A long pause followed. Perhaps to wait for the words to settle down among the crowd or perhaps he is making his own reflection of the poem in that very moment.

“I’m not quite sure how to deal with the word death,” he said after the pause. “Alternatively, I use the word disappearance. And after my mother’s disappearance from my life, I actually feel her presence much more in my life.”

Another pause.

“I’ll read another one from my traumatic childhood,” he said, chuckling slightly.


the law is clear, an eye
for an eye, an ear for an ear:

arms hold hands, hands
hold arms: and the stone

is raised in the air, then
here and here: bones

break in images:
there there, calm yourself

down, and down again:
hunted, now you can

haunt: the shatterings
underneath purple flesh

the blood pulsing from vein to
vein, and the spills that stain”

I decided to sit down. I couldn’t see the poet anymore. I could only hear his voice, but somehow that makes the words even more powerful.

“It is too convenient for the American readers for me to just translate the texts,” said Ahmad. “I’ve been opposed to translating Arabic texts into English. Not now. I’m not going to be this translator, this mediator. The only bit of translation I’ll be doing right now is to translate back from English to Arabic.”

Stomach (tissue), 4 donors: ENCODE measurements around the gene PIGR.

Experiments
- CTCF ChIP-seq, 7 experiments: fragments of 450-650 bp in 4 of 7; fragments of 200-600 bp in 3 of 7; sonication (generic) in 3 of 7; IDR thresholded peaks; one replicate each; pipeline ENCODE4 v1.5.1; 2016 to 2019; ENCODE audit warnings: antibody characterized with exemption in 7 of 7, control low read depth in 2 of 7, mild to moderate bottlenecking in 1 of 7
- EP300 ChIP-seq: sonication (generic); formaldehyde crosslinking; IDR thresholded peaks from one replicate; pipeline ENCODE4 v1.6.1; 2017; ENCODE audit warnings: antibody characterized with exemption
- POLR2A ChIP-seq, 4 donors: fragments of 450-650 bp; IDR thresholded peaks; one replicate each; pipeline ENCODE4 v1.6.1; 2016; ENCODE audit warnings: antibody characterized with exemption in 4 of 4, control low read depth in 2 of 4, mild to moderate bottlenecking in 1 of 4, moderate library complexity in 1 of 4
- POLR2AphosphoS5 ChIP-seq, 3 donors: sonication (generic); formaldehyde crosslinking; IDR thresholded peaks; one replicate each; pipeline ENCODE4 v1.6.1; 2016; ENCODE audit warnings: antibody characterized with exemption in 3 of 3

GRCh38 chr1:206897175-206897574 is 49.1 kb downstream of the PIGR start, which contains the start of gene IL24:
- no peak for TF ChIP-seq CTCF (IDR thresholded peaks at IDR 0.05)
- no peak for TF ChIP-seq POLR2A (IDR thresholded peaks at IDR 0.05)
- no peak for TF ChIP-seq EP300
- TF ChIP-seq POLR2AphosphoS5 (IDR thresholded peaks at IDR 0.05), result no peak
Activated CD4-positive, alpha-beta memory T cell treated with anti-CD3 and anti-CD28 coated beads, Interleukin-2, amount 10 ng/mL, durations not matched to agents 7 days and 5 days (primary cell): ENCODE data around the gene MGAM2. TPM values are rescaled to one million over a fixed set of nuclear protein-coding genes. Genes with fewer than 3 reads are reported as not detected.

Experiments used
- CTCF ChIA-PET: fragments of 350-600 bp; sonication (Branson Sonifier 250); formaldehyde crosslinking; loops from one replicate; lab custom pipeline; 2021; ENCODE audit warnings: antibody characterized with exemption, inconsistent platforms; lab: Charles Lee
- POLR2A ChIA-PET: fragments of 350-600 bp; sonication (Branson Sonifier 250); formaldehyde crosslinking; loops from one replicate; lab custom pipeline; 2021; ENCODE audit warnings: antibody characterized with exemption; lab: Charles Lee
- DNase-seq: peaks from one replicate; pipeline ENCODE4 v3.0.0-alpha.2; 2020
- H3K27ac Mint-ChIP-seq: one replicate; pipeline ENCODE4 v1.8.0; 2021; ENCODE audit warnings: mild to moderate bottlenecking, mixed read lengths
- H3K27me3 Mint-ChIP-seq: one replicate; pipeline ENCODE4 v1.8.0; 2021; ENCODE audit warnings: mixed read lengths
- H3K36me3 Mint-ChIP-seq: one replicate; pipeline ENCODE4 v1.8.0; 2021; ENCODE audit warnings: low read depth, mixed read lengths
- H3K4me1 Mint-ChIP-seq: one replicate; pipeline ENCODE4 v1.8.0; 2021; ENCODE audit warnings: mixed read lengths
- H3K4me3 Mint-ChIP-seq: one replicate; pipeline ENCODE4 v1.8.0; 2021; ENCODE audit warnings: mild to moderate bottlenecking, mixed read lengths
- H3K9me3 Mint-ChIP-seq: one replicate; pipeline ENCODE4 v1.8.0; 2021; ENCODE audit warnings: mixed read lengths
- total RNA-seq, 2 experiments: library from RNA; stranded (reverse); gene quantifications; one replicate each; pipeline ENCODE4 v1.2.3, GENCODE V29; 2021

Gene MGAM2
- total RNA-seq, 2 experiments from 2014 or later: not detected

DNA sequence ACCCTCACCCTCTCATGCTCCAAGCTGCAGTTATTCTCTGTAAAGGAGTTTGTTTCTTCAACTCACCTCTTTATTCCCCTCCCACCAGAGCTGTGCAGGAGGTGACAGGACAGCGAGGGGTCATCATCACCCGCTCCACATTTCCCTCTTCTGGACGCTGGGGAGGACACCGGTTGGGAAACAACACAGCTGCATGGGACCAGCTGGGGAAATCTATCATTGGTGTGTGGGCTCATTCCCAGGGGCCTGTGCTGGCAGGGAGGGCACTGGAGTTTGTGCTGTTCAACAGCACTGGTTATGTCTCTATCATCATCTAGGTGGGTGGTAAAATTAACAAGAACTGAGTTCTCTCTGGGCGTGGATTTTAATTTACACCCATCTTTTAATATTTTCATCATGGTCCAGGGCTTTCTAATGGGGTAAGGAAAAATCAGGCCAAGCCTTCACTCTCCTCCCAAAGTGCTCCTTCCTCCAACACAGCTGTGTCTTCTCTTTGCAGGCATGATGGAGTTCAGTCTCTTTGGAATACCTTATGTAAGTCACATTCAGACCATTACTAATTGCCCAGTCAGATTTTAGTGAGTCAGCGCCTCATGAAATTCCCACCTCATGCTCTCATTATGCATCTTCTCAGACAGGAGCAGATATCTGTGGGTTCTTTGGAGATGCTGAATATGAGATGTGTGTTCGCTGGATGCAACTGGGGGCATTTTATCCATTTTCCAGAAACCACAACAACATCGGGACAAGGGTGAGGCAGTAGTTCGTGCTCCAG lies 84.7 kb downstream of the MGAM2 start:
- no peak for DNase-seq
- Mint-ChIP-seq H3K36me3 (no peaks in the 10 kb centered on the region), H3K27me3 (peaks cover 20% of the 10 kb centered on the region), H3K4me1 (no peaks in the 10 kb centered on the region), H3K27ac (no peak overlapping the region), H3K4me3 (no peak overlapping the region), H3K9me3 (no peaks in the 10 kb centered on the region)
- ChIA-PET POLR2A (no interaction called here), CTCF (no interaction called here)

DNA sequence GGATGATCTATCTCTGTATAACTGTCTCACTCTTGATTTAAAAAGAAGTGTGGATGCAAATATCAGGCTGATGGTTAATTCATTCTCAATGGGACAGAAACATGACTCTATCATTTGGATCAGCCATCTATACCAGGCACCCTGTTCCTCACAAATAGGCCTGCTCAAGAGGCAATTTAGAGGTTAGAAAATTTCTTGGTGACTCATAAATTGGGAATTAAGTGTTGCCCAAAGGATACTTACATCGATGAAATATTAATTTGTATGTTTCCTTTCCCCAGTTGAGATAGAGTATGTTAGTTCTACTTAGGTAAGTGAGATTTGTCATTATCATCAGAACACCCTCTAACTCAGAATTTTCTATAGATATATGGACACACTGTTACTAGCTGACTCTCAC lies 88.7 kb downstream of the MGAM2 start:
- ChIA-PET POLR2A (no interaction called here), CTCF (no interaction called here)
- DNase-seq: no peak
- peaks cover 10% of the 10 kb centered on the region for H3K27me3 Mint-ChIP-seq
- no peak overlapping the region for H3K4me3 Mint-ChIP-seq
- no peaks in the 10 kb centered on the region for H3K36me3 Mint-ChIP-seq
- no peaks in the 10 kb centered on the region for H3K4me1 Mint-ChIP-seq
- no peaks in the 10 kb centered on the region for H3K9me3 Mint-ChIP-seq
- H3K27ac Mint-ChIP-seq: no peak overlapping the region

Ahmad then went on to read a few poems written in Arabic. Many attendees who understood Arabic resonated with what was being said, but, for me as someone who does not understand the language, there is a special spell to it. There is always a feeling of magic hearing a story, a play, or a poem in another language. It feels very strange,yet personal. Paying more attention to the tones, the accentuations, the stresses, and the mere foreignness, it becomes something that you feel rather than hear. 

By now it was already an hour into the session and some started to leave. Ahmad was quick to see this and made a joke. Replying to himself about the joke, he said, “Jokes are still part of the culture! There’s irony in life, people.”

I am reminded of the phrase, “At the end of every tragedy is a comedy.” I can’t remember who said it or whether it’s right but it sort of fits this scene. People tend to have expectations of lamentations and mournings, expectations derived from social codes and reasonings. But that is not what lamentations need, because deep down in its nature are candid emotions that sprung to the mourner at that moment, whether they are tears, laughter or anger.